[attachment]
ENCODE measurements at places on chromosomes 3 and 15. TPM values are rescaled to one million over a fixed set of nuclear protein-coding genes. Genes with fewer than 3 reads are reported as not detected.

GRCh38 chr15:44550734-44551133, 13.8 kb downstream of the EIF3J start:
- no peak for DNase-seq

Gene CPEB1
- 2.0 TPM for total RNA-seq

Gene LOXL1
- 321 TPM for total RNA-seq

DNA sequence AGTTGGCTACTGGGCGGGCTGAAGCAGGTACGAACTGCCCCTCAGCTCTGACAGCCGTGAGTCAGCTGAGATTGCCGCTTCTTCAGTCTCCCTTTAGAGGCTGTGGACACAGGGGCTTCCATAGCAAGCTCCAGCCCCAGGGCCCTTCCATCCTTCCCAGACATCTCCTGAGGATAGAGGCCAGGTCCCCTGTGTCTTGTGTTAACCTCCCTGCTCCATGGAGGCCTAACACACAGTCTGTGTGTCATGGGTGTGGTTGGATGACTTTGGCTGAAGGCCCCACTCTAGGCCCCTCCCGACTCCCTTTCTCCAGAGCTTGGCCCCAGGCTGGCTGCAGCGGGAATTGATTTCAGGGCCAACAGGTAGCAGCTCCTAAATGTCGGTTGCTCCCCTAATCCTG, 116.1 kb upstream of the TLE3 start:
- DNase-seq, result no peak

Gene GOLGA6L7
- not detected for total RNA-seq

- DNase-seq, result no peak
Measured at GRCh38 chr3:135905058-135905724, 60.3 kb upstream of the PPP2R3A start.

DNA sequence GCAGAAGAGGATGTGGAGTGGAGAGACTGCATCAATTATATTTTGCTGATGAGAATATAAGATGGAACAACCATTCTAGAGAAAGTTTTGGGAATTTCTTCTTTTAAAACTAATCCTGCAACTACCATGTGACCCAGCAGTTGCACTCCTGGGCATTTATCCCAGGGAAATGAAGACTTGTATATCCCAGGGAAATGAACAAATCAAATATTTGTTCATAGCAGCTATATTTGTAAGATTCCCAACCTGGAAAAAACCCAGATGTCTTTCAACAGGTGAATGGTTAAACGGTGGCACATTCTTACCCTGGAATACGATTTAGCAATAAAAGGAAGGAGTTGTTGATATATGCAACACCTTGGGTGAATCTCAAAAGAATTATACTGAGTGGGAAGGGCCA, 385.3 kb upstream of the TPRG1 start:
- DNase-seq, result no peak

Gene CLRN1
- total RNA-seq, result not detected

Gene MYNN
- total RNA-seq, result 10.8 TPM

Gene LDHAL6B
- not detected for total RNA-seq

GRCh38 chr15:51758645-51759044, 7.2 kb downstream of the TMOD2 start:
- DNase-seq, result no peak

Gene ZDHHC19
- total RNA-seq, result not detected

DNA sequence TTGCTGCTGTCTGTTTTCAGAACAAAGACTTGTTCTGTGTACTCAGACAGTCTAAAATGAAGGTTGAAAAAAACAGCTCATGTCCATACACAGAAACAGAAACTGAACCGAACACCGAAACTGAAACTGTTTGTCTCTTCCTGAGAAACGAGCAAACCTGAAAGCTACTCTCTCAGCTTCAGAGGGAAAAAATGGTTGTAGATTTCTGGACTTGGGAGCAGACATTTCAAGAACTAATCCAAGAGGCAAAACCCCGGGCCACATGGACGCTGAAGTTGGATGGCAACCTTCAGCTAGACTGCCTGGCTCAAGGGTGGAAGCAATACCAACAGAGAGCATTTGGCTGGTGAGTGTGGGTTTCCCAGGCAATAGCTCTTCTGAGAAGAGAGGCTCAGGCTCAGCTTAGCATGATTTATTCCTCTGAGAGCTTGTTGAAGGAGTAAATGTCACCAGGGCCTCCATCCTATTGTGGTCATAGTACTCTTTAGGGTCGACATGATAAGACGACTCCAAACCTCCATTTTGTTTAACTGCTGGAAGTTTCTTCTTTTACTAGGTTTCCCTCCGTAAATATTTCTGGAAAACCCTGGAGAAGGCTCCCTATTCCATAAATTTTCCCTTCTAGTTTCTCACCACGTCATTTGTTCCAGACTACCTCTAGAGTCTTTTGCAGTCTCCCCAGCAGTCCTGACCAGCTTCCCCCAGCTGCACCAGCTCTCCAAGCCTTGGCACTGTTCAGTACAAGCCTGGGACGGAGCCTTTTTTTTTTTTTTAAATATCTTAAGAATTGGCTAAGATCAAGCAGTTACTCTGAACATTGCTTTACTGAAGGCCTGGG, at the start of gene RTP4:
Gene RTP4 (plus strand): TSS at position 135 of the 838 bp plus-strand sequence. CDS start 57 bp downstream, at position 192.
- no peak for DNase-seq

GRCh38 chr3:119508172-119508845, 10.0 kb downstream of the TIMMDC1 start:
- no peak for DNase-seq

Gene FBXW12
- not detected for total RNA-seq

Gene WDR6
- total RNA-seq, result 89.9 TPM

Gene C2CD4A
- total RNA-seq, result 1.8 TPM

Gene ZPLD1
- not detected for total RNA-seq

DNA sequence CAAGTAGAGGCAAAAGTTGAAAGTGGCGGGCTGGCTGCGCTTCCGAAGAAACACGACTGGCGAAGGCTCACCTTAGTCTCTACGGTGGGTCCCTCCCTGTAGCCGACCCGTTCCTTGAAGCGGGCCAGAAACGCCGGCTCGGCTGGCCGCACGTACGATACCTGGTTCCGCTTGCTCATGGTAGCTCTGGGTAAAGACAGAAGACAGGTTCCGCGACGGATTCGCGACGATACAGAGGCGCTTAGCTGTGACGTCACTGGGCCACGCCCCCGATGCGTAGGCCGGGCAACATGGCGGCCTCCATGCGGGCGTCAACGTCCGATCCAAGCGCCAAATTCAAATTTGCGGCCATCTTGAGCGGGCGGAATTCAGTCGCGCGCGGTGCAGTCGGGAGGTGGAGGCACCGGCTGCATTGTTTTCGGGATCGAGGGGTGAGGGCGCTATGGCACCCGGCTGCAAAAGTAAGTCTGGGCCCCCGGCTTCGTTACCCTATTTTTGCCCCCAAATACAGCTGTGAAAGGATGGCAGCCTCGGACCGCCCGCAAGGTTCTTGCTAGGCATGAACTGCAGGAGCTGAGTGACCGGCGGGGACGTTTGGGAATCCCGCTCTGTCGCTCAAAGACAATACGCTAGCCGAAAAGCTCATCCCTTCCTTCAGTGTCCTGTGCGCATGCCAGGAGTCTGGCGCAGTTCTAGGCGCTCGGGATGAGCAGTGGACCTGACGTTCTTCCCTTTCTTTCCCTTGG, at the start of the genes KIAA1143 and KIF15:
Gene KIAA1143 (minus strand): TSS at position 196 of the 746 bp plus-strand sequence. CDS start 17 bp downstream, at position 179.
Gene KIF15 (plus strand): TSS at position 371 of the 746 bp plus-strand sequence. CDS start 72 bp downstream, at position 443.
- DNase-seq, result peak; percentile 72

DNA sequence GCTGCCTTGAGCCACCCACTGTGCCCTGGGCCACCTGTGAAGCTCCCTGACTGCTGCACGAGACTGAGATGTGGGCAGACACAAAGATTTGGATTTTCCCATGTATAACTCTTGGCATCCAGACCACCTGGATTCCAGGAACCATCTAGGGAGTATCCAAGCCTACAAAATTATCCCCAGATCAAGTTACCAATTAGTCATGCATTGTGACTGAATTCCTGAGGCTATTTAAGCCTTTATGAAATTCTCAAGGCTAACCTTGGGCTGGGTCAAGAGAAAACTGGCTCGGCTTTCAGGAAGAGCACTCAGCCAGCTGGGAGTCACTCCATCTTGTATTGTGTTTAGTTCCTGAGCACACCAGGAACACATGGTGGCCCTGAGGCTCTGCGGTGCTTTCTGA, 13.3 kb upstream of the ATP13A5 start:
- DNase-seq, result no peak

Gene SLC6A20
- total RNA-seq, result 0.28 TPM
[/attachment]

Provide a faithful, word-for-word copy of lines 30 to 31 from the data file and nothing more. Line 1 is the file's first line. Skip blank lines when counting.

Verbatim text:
- no peak for DNase-seq

Gene FBXW12